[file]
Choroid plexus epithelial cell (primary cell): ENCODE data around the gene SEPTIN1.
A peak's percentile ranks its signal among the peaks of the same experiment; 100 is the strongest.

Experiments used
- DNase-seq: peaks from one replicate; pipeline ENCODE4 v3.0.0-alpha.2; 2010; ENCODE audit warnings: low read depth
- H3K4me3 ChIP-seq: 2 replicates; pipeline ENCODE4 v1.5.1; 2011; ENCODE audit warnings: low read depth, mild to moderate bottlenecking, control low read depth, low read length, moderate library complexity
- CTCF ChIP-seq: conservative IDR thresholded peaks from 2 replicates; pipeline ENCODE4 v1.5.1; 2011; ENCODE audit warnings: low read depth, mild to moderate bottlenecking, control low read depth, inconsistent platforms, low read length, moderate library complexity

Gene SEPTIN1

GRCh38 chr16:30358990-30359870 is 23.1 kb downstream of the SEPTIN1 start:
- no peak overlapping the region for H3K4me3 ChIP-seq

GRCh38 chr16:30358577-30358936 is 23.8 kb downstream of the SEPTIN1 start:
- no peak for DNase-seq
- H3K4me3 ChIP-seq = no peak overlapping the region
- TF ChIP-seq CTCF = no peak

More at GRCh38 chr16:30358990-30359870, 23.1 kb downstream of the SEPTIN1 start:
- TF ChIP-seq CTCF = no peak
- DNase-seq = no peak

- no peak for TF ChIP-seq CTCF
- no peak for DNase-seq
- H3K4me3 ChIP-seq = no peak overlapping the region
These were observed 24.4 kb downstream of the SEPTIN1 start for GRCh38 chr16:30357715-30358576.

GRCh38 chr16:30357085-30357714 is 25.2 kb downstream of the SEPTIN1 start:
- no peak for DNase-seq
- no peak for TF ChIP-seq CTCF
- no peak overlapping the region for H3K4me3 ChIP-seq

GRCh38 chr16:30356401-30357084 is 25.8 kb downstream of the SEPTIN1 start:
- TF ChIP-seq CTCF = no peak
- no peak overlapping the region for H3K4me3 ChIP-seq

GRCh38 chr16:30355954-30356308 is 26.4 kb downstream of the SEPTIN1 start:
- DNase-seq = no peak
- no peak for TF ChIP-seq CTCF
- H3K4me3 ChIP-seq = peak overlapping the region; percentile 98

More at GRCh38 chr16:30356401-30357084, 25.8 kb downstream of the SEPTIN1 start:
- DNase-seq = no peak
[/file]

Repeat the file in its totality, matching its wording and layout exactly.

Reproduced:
Choroid plexus epithelial cell (primary cell): ENCODE data around the gene SEPTIN1.
A peak's percentile ranks its signal among the peaks of the same experiment; 100 is the strongest.

Experiments used
- DNase-seq: peaks from one replicate; pipeline ENCODE4 v3.0.0-alpha.2; 2010; ENCODE audit warnings: low read depth
- H3K4me3 ChIP-seq: 2 replicates; pipeline ENCODE4 v1.5.1; 2011; ENCODE audit warnings: low read depth, mild to moderate bottlenecking, control low read depth, low read length, moderate library complexity
- CTCF ChIP-seq: conservative IDR thresholded peaks from 2 replicates; pipeline ENCODE4 v1.5.1; 2011; ENCODE audit warnings: low read depth, mild to moderate bottlenecking, control low read depth, inconsistent platforms, low read length, moderate library complexity

Gene SEPTIN1

GRCh38 chr16:30358990-30359870 is 23.1 kb downstream of the SEPTIN1 start:
- no peak overlapping the region for H3K4me3 ChIP-seq

GRCh38 chr16:30358577-30358936 is 23.8 kb downstream of the SEPTIN1 start:
- no peak for DNase-seq
- H3K4me3 ChIP-seq = no peak overlapping the region
- TF ChIP-seq CTCF = no peak

More at GRCh38 chr16:30358990-30359870, 23.1 kb downstream of the SEPTIN1 start:
- TF ChIP-seq CTCF = no peak
- DNase-seq = no peak

- no peak for TF ChIP-seq CTCF
- no peak for DNase-seq
- H3K4me3 ChIP-seq = no peak overlapping the region
These were observed 24.4 kb downstream of the SEPTIN1 start for GRCh38 chr16:30357715-30358576.

GRCh38 chr16:30357085-30357714 is 25.2 kb downstream of the SEPTIN1 start:
- no peak for DNase-seq
- no peak for TF ChIP-seq CTCF
- no peak overlapping the region for H3K4me3 ChIP-seq

GRCh38 chr16:30356401-30357084 is 25.8 kb downstream of the SEPTIN1 start:
- TF ChIP-seq CTCF = no peak
- no peak overlapping the region for H3K4me3 ChIP-seq

GRCh38 chr16:30355954-30356308 is 26.4 kb downstream of the SEPTIN1 start:
- DNase-seq = no peak
- no peak for TF ChIP-seq CTCF
- H3K4me3 ChIP-seq = peak overlapping the region; percentile 98

More at GRCh38 chr16:30356401-30357084, 25.8 kb downstream of the SEPTIN1 start:
- DNase-seq = no peak